Tablet PC News June 21, 2004

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Tablet PC News June 21, 2004

Three more days?  The expected release for Windows XP Tablet PC Edition 2005 is supposedly the 23rd of June.  As we patiently wait (with no news from Microsoft), the debate of the future of the Tablet PC platform continues in mainstream news…


Someday, You’ll Own a Tablet PC


Opinion: With tablet support likely becoming a standard part of the Longhorn OS, every Windows-based business notebook will double as a Tablet PC.


There’s been a lot of talk around about the future of the Tablet PC, so I’ve decided to add my two cents’ worth. My prediction? Someday every business notebook that uses a Microsoft operating system will be a Tablet PC. And most of them will even have tablet features!


Whether you will use your future notebook as a tablet even whether it will be possible to do so with your machine will depend on what you buy and how you choose to use it. But make no mistake: Tablet “goodness” will be baked right in, whether your screen has a digitizer or not. Why? Because it’s very likely that tablet support will be a standard part of the Longhorn OS


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In-Stat/MDR: Tablet PC Market Will Remain Partially Successful Until Prices Fall


In-Stat/MDR reports that the Tablet PC has not gained traction in horizontal markets because the price point is out of sync with slow-growing, risk-averse IT spending. It has been successful in vertical markets, such as health care, real estate, and insurance.



The analyst firm’s bottomline is that the effort put forth by Microsoft and its hardware partners to introduce the Tablet PC into horizontal and vertical commercial markets, has only been partly successful.


“Many vertical markets were accustomed to pen-based computing, and saw the Tablet PC as giving them the flexibility of pen-based computing plus access to all software that runs on Microsoft s XP operating system, says Brian O Rourke, a Senior Analyst with In-Stat/MDR. As a result, the vast majority of Tablet PCs that shipped in 2003 went to vertical applications. Within horizontal markets, Tablet PCs are particularly targeted at large enterprises. But, according to O Rourke, With limited IT budgets in the early part of this decade, and forecasts for annual increases in the 3% range over the next four to five years, enterprise IT managers have been hesitant to take a chance on a new PC form factor. However, In-Stat/MDR projects that as Tablet PC prices come down over the next few years, and Tablet PC software offerings increase, interest in horizontal markets will rise. Horizontal markets should start to make an impact on this market in 2005, as average selling prices fall below $2,000 for the first time.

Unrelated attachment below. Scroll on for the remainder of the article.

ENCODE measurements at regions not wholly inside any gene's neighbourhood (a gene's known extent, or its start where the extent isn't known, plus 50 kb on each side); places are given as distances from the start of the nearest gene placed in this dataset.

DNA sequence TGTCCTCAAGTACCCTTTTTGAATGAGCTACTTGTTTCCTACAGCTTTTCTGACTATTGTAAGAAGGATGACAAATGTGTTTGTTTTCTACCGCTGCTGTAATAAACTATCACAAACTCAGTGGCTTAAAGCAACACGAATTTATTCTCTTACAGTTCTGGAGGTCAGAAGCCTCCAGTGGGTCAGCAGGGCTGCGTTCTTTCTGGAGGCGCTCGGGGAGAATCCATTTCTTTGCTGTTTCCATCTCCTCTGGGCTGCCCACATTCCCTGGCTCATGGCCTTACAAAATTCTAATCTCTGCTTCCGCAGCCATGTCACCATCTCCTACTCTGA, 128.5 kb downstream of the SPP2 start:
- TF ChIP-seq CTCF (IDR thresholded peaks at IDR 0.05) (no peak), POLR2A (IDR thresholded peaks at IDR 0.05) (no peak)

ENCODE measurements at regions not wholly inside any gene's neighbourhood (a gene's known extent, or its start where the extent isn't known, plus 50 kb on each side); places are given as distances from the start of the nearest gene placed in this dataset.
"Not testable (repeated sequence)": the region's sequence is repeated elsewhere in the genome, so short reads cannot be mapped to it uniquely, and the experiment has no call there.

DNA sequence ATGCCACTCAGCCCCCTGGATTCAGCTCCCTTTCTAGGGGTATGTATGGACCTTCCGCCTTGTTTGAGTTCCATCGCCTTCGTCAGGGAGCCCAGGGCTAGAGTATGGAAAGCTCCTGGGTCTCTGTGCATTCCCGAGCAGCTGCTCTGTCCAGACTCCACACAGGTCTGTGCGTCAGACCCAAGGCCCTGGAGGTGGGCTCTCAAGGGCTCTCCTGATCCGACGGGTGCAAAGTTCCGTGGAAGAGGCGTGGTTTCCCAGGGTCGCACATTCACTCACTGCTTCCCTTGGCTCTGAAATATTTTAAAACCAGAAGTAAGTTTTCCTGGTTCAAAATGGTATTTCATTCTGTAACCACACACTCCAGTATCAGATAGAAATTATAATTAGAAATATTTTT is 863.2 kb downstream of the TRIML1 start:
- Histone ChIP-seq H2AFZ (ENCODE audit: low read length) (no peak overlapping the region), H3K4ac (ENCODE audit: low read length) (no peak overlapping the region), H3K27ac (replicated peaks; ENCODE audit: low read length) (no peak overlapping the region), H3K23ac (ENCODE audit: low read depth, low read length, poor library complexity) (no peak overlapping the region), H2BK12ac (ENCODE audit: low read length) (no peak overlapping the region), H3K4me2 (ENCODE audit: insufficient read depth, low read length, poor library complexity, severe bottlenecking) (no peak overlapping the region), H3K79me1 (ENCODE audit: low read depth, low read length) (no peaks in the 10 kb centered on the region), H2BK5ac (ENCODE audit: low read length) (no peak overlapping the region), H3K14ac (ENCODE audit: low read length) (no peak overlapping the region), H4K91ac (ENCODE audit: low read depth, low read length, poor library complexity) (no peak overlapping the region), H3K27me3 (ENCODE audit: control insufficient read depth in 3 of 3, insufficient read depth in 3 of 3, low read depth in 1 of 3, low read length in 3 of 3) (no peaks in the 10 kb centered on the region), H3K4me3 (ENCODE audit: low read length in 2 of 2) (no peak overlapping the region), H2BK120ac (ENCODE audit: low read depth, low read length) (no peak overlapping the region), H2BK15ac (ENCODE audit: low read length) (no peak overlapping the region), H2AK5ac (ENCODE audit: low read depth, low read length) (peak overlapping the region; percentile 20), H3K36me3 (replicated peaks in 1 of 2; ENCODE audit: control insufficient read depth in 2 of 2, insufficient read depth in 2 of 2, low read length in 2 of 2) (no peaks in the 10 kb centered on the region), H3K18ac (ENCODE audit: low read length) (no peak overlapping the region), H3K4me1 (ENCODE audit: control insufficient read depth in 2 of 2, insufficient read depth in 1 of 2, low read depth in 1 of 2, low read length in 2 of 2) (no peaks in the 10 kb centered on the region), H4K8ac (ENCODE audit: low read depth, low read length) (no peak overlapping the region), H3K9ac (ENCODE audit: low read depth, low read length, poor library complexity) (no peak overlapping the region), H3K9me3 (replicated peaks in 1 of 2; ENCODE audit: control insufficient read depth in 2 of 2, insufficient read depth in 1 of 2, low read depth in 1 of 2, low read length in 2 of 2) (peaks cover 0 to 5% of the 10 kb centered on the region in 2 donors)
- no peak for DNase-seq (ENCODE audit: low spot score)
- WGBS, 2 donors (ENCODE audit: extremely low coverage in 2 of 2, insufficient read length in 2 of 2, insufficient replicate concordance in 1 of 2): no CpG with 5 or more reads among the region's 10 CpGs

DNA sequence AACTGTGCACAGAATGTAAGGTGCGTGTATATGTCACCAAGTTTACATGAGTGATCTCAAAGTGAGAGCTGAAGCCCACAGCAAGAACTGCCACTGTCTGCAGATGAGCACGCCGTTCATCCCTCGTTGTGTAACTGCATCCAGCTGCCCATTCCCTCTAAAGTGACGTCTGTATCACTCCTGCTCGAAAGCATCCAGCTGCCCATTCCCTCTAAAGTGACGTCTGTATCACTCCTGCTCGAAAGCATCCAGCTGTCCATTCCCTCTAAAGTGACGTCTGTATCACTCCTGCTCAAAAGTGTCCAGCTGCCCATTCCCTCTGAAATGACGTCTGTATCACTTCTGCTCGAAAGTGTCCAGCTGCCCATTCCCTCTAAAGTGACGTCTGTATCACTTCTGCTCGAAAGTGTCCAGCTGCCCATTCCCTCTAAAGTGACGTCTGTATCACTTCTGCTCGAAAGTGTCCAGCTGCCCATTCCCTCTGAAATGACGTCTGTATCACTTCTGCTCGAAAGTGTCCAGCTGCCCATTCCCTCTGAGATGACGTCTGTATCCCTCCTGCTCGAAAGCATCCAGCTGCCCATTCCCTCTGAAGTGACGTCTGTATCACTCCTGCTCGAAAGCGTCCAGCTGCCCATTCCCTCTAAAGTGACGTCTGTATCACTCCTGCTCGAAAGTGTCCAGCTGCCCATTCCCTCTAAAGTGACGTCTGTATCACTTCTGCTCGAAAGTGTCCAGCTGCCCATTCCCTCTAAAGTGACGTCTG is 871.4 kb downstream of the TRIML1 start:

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Tablet PC Sales Lagging Among Businesses


The Tablet PC, introduced a couple of years ago with much fanfare by Microsoft, has failed to take off among most businesses, which still question whether the high-priced computers are better than traditional notebooks, a market research firm said Wednesday.


Tablet PC shipments are expected to reach 550,000 units this year, In-Stat/MDR said. In 2002, the first year the device went on sale, less than 100,000 units were sold.


Despite the increase, sales of the Tablet PC remain tiny in comparison to the overall number of personal computers expected to ship this year. Gartner Inc. estimates that number at 186.4 million.


Microsoft, nevertheless, said sales were as expected, given the fact that corporations often take 18 months or more to evaluate hardware before purchasing in large quantities. We know that enterprises have a typically long evaluation period, so our sales and growth momentum is really in line with that (process), Susan Cameron, group product manager for Microsoft’s Tablet PC division, said…


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